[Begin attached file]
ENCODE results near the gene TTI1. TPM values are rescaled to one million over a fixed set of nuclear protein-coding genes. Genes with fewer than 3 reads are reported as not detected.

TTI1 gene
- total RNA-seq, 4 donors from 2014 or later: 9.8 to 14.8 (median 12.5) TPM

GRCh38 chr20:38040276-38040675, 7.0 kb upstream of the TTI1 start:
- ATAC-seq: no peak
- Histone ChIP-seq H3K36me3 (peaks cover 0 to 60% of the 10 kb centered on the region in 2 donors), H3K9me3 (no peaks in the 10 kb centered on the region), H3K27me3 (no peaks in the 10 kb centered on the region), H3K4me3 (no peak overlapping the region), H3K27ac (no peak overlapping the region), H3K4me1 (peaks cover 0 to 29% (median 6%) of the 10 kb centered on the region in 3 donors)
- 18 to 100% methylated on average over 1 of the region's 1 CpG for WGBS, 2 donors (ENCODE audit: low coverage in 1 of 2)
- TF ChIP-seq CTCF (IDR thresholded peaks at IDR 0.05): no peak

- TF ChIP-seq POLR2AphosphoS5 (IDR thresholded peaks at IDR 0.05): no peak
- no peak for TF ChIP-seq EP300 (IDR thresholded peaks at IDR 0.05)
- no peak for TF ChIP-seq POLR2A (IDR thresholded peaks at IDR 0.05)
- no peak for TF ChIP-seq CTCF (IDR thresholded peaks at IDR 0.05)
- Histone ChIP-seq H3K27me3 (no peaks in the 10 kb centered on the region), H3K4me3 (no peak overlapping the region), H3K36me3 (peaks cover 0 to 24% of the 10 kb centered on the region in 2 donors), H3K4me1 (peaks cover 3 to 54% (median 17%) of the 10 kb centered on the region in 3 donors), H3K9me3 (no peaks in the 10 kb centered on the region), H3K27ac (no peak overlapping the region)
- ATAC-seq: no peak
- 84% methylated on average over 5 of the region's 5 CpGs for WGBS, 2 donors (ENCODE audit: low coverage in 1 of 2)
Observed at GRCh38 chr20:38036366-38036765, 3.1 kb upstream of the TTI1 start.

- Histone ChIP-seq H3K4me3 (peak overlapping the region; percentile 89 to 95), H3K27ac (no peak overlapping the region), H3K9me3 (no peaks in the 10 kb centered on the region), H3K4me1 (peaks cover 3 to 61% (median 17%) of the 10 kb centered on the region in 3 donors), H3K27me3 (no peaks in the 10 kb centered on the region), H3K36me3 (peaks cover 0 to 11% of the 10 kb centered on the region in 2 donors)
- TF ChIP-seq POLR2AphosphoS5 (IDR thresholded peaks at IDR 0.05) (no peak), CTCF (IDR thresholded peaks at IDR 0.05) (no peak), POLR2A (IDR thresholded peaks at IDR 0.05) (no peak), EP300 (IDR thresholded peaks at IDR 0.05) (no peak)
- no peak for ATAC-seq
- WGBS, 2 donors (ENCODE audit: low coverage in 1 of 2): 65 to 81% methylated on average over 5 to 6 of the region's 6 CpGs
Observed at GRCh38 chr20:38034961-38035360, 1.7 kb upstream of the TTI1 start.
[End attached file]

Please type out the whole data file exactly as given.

ENCODE results near the gene TTI1. TPM values are rescaled to one million over a fixed set of nuclear protein-coding genes. Genes with fewer than 3 reads are reported as not detected.

TTI1 gene
- total RNA-seq, 4 donors from 2014 or later: 9.8 to 14.8 (median 12.5) TPM

GRCh38 chr20:38040276-38040675, 7.0 kb upstream of the TTI1 start:
- ATAC-seq: no peak
- Histone ChIP-seq H3K36me3 (peaks cover 0 to 60% of the 10 kb centered on the region in 2 donors), H3K9me3 (no peaks in the 10 kb centered on the region), H3K27me3 (no peaks in the 10 kb centered on the region), H3K4me3 (no peak overlapping the region), H3K27ac (no peak overlapping the region), H3K4me1 (peaks cover 0 to 29% (median 6%) of the 10 kb centered on the region in 3 donors)
- 18 to 100% methylated on average over 1 of the region's 1 CpG for WGBS, 2 donors (ENCODE audit: low coverage in 1 of 2)
- TF ChIP-seq CTCF (IDR thresholded peaks at IDR 0.05): no peak

- TF ChIP-seq POLR2AphosphoS5 (IDR thresholded peaks at IDR 0.05): no peak
- no peak for TF ChIP-seq EP300 (IDR thresholded peaks at IDR 0.05)
- no peak for TF ChIP-seq POLR2A (IDR thresholded peaks at IDR 0.05)
- no peak for TF ChIP-seq CTCF (IDR thresholded peaks at IDR 0.05)
- Histone ChIP-seq H3K27me3 (no peaks in the 10 kb centered on the region), H3K4me3 (no peak overlapping the region), H3K36me3 (peaks cover 0 to 24% of the 10 kb centered on the region in 2 donors), H3K4me1 (peaks cover 3 to 54% (median 17%) of the 10 kb centered on the region in 3 donors), H3K9me3 (no peaks in the 10 kb centered on the region), H3K27ac (no peak overlapping the region)
- ATAC-seq: no peak
- 84% methylated on average over 5 of the region's 5 CpGs for WGBS, 2 donors (ENCODE audit: low coverage in 1 of 2)
Observed at GRCh38 chr20:38036366-38036765, 3.1 kb upstream of the TTI1 start.

- Histone ChIP-seq H3K4me3 (peak overlapping the region; percentile 89 to 95), H3K27ac (no peak overlapping the region), H3K9me3 (no peaks in the 10 kb centered on the region), H3K4me1 (peaks cover 3 to 61% (median 17%) of the 10 kb centered on the region in 3 donors), H3K27me3 (no peaks in the 10 kb centered on the region), H3K36me3 (peaks cover 0 to 11% of the 10 kb centered on the region in 2 donors)
- TF ChIP-seq POLR2AphosphoS5 (IDR thresholded peaks at IDR 0.05) (no peak), CTCF (IDR thresholded peaks at IDR 0.05) (no peak), POLR2A (IDR thresholded peaks at IDR 0.05) (no peak), EP300 (IDR thresholded peaks at IDR 0.05) (no peak)
- no peak for ATAC-seq
- WGBS, 2 donors (ENCODE audit: low coverage in 1 of 2): 65 to 81% methylated on average over 5 to 6 of the region's 6 CpGs
Observed at GRCh38 chr20:38034961-38035360, 1.7 kb upstream of the TTI1 start.